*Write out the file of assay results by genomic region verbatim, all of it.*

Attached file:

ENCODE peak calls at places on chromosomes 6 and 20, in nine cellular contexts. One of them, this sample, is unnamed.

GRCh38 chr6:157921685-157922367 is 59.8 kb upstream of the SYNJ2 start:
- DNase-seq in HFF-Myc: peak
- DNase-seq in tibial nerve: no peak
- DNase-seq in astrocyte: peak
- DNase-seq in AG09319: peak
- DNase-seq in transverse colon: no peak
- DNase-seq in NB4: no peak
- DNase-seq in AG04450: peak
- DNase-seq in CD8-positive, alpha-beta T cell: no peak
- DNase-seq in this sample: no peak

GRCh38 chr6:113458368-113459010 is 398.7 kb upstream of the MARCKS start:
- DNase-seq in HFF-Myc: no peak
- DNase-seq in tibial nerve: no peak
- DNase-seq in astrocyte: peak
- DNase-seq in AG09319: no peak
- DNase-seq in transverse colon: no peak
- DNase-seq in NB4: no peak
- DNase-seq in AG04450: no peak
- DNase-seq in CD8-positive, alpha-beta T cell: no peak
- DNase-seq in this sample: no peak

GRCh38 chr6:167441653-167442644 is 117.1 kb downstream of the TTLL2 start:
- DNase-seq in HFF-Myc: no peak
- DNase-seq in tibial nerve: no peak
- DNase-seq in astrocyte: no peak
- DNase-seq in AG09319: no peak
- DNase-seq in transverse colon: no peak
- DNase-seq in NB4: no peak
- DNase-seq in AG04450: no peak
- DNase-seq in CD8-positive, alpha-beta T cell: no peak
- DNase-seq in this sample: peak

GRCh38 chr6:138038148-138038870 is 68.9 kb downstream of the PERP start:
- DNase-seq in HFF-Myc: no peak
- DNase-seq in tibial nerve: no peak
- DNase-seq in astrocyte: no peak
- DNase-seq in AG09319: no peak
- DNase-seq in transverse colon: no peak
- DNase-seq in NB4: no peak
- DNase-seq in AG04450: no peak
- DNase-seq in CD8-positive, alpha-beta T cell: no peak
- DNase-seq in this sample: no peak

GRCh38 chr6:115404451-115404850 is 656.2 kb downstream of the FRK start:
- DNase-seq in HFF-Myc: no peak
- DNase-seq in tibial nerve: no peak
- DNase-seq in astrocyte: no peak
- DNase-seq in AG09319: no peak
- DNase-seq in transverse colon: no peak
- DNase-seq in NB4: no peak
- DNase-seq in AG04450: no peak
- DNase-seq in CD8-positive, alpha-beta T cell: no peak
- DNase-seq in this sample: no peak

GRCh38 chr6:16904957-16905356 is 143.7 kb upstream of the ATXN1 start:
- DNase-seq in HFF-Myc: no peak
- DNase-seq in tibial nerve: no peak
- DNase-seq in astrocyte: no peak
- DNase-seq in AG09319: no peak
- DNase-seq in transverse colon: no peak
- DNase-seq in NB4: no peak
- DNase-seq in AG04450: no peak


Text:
ENCODE peak calls at places on chromosomes 6 and 20, in nine cellular contexts. One of them, this sample, is unnamed.

GRCh38 chr6:157921685-157922367 is 59.8 kb upstream of the SYNJ2 start:
- DNase-seq in HFF-Myc: peak
- DNase-seq in tibial nerve: no peak
- DNase-seq in astrocyte: peak
- DNase-seq in AG09319: peak
- DNase-seq in transverse colon: no peak
- DNase-seq in NB4: no peak
- DNase-seq in AG04450: peak
- DNase-seq in CD8-positive, alpha-beta T cell: no peak
- DNase-seq in this sample: no peak

GRCh38 chr6:113458368-113459010 is 398.7 kb upstream of the MARCKS start:
- DNase-seq in HFF-Myc: no peak
- DNase-seq in tibial nerve: no peak
- DNase-seq in astrocyte: peak
- DNase-seq in AG09319: no peak
- DNase-seq in transverse colon: no peak
- DNase-seq in NB4: no peak
- DNase-seq in AG04450: no peak
- DNase-seq in CD8-positive, alpha-beta T cell: no peak
- DNase-seq in this sample: no peak

GRCh38 chr6:167441653-167442644 is 117.1 kb downstream of the TTLL2 start:
- DNase-seq in HFF-Myc: no peak
- DNase-seq in tibial nerve: no peak
- DNase-seq in astrocyte: no peak
- DNase-seq in AG09319: no peak
- DNase-seq in transverse colon: no peak
- DNase-seq in NB4: no peak
- DNase-seq in AG04450: no peak
- DNase-seq in CD8-positive, alpha-beta T cell: no peak
- DNase-seq in this sample: peak

GRCh38 chr6:138038148-138038870 is 68.9 kb downstream of the PERP start:
- DNase-seq in HFF-Myc: no peak
- DNase-seq in tibial nerve: no peak
- DNase-seq in astrocyte: no peak
- DNase-seq in AG09319: no peak
- DNase-seq in transverse colon: no peak
- DNase-seq in NB4: no peak
- DNase-seq in AG04450: no peak
- DNase-seq in CD8-positive, alpha-beta T cell: no peak
- DNase-seq in this sample: no peak

GRCh38 chr6:115404451-115404850 is 656.2 kb downstream of the FRK start:
- DNase-seq in HFF-Myc: no peak
- DNase-seq in tibial nerve: no peak
- DNase-seq in astrocyte: no peak
- DNase-seq in AG09319: no peak
- DNase-seq in transverse colon: no peak
- DNase-seq in NB4: no peak
- DNase-seq in AG04450: no peak
- DNase-seq in CD8-positive, alpha-beta T cell: no peak
- DNase-seq in this sample: no peak

GRCh38 chr6:16904957-16905356 is 143.7 kb upstream of the ATXN1 start:
- DNase-seq in HFF-Myc: no peak
- DNase-seq in tibial nerve: no peak
- DNase-seq in astrocyte: no peak
- DNase-seq in AG09319: no peak
- DNase-seq in transverse colon: no peak
- DNase-seq in NB4: no peak
- DNase-seq in AG04450: no peak